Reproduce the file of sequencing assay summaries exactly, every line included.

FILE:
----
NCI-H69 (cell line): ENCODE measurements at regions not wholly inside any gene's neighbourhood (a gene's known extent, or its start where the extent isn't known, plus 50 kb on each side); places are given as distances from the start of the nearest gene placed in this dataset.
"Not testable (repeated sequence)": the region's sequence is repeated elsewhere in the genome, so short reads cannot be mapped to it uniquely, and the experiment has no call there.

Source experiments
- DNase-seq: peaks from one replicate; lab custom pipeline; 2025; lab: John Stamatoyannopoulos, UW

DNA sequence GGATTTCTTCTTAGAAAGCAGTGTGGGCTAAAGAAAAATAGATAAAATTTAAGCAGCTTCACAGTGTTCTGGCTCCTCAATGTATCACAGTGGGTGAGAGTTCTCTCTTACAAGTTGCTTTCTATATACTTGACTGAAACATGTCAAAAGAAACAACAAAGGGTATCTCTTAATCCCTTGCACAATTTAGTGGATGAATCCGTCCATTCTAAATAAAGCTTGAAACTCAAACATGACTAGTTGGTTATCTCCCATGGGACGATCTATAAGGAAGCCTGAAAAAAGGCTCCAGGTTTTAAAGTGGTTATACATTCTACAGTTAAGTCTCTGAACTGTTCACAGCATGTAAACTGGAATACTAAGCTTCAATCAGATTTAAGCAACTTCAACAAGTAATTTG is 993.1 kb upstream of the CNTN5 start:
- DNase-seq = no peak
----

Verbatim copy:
NCI-H69 (cell line): ENCODE measurements at regions not wholly inside any gene's neighbourhood (a gene's known extent, or its start where the extent isn't known, plus 50 kb on each side); places are given as distances from the start of the nearest gene placed in this dataset.
"Not testable (repeated sequence)": the region's sequence is repeated elsewhere in the genome, so short reads cannot be mapped to it uniquely, and the experiment has no call there.

Source experiments
- DNase-seq: peaks from one replicate; lab custom pipeline; 2025; lab: John Stamatoyannopoulos, UW

DNA sequence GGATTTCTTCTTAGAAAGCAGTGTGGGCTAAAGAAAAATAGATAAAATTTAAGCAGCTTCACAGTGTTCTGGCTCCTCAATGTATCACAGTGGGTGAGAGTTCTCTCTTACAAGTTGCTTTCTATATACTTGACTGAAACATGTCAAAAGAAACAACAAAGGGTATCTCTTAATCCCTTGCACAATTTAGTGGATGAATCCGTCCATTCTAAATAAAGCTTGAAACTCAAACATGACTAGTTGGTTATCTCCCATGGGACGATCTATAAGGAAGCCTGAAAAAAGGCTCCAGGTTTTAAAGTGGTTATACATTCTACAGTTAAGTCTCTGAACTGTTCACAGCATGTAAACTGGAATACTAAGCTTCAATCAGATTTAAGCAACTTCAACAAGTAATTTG is 993.1 kb upstream of the CNTN5 start:
- DNase-seq = no peak